Sunday, November 6, 2011

Autistic Journey Down Sensory Lane

Often we seem to get so caught up in the everyday caring for the basic needs of autistic children that we forget they like to just have fun. There are some wonderful activities and games that serve the purpose of providing therapeutic value, improving motor skills, developing sensory stimulation and encouraging social interaction. Playing selective games with autistic children can provide all of these important benefits, and at the same time add a happy outlook toward life. Parents gain a better understanding of their child's needs through these activities. This is not a scientific observation, but a personal insight into my experiences in Ryan's world. You see, Ryan has sensory integration dysfunction. I appreciate the value of the places we sought to take him in order to seek stimulation for his sensory system and encourage the development of social skills. Children with autism can play selective games that can provide all of these important benefits and at the same time add to a happy outlook for child and parent. Ryan's condition includes weak muscles and it gets a bit tricky to stimulate, but not over stimulate his sensory system to the point of being detrimental.

To the autistic child, and probably any child, SAND AND WATER are their best friends. Of course, the place that comes to mind right now is the beach. Don't forget the sun screen, a swimsuit, an umbrella, a small shovel, a pail and toys to bury and dig up. It's amazing what can be accomplished with these natural elements. In the back yard, fill a sand box half full of sand and add water until it forms little puddles and let them play in it. Look for a playground with deep sand around each of the slides, merry-go-rounds and springy rides. It's fun to burrow in the sand and enjoy the sensation. The therapist pointed out to us that it was good for him to get in the swing and have us twist the swing and let it go. The spinning motion was a wonderful experience for him. The merry-go-round gave him more of the spinning motion which he needed. Also another benefit of the merry-go-round was the pushing and pulling of a heavy object. The slide gave his skin a good brushing as he slid down it. Of course he would have to climb back up to the top in order to go down again ,which strengthened his muscles. The bouncing and rocking motion on the springy animals gave him another beneficial reward. The benefits just go on and on and the best part was that he was having fun. Later treats were enjoyed at the picnic table.

A different source for sensory therapy is a discount dollar store. We visited there on a regular basis. It is the type of store that encourages handling, touching and choosing. Sometimes we would spend two hours there. To teach Ryan the value of money and the ability to choose, I would give him a dollar. As we shopped, he could put anything that interested him into the basket but the rule was that he could only purchase one thing with the dollar I gave him. Since everything was a dollar, the only difficult thing was to learn to make choices. He soon began to think not only of himself, but he would think of things his sister would like to have.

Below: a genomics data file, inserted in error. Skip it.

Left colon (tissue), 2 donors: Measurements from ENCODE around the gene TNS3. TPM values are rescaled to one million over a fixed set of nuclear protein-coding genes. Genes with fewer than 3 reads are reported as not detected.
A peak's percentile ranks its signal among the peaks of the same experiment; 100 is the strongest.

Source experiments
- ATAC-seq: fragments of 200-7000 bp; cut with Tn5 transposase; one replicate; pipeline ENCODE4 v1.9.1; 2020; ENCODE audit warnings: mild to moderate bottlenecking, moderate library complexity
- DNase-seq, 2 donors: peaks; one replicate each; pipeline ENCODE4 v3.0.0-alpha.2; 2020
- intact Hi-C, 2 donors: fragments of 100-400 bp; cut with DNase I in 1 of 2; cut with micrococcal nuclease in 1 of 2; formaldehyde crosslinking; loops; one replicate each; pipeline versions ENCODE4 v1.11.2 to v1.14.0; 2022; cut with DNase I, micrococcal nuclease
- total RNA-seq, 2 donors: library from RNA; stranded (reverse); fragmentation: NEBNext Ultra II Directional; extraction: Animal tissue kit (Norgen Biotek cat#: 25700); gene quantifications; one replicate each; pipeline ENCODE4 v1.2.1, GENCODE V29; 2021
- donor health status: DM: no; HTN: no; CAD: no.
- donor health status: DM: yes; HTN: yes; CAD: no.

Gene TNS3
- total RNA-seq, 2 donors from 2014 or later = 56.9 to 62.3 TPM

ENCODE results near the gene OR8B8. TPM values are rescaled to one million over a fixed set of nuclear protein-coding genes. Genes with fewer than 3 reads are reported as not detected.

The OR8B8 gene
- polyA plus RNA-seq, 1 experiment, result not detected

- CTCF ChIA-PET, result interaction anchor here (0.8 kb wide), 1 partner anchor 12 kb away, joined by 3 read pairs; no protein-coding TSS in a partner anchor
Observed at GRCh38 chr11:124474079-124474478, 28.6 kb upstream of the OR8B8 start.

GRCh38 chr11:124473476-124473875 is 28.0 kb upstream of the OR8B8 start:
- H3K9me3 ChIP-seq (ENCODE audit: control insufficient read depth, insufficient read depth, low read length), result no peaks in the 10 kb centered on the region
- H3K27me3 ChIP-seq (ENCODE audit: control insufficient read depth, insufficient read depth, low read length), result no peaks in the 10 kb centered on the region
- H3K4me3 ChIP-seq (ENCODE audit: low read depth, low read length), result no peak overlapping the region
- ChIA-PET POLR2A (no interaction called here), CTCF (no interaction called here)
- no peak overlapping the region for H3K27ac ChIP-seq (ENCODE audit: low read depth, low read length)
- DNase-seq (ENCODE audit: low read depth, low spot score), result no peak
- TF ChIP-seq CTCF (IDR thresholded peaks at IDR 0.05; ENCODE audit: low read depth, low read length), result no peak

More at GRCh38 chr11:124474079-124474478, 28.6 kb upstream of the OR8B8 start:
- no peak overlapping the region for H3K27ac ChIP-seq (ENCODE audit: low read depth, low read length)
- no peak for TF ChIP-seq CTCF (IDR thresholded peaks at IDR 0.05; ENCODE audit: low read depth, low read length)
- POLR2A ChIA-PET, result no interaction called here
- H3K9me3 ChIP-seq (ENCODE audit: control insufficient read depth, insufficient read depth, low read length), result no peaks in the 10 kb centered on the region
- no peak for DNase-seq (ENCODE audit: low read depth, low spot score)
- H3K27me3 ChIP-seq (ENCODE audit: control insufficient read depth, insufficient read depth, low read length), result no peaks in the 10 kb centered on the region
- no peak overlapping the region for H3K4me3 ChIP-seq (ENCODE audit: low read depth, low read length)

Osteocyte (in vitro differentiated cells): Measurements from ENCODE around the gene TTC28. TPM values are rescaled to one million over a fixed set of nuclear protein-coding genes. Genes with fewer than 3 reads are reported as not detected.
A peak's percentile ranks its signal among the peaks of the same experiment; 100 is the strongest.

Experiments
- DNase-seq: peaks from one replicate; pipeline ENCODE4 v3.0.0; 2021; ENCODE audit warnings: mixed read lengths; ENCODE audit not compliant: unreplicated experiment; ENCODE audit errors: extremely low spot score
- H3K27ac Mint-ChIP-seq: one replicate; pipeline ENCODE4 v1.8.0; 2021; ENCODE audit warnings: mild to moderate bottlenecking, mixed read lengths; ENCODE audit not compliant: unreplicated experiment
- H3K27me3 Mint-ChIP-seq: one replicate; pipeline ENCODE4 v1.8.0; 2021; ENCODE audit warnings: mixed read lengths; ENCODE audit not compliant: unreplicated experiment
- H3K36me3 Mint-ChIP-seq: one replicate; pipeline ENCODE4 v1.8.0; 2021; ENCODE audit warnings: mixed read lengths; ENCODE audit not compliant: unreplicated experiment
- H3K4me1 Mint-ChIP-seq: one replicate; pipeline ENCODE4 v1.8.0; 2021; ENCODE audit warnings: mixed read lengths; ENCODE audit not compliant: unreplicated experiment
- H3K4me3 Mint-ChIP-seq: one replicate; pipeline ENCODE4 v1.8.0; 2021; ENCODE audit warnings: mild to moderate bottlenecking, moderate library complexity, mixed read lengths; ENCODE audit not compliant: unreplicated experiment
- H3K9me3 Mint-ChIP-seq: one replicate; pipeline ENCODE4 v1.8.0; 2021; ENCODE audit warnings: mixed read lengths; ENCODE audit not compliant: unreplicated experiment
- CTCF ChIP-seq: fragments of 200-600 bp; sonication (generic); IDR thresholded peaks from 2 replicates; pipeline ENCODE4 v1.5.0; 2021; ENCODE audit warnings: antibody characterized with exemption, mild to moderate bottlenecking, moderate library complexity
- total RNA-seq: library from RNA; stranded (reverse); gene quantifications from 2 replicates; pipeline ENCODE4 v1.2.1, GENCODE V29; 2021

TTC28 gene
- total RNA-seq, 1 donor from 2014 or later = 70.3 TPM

Fast food places with playgrounds inside are perfect places for autistic children to go and play. The first time we took Ryan, he had just begun his year of therapy and was very cautious about going up so high. He did not like for his feet to leave the ground. However, he was brave and climbed to the very top and froze and could not come down. My husband had to climb through all that maze and bring him down. We thought he would never want to go back, however, we were wrong. The next visit he climbed all the way to the top and finally slid down the tunnel to the floor. He would repeat this many times. It gave him much needed confidence and provided sensory therapy. Observing the other children in action encouraged him to participate. Another benefit was totally unexpected. Ryan did not like to be touched by others. It was very threatening to him. Soon, during all the activity with the children he began to get accustomed to being touched and soon began to be more comfortable around others. A word of caution, close supervision is a must here, because some children may play a little rough. We always took time out to eat something and enjoy the social aspect of the trip.

Please feel free to visit my blog and watch the video on autism.

Meredith is a retired small business owner and has enjoyed retirement for a few years. She recently came out of retirement to develop an on-line affiliate business to earn money for a special project to help restore old historical cemeteries that are in ruin. The Data Connection will provide the monetary funds needed for this worthy endeavor. On-line affiliate marketing fits right into her stay-at-home lifestyle. While she enjoys writing, the rest of the business will not come so easy. The article marketing concept is strongly emphasized in the approach she is taking. She believes strongly that this will result in establishing a business with a firm foundation. She invites you to visit her Blog at:

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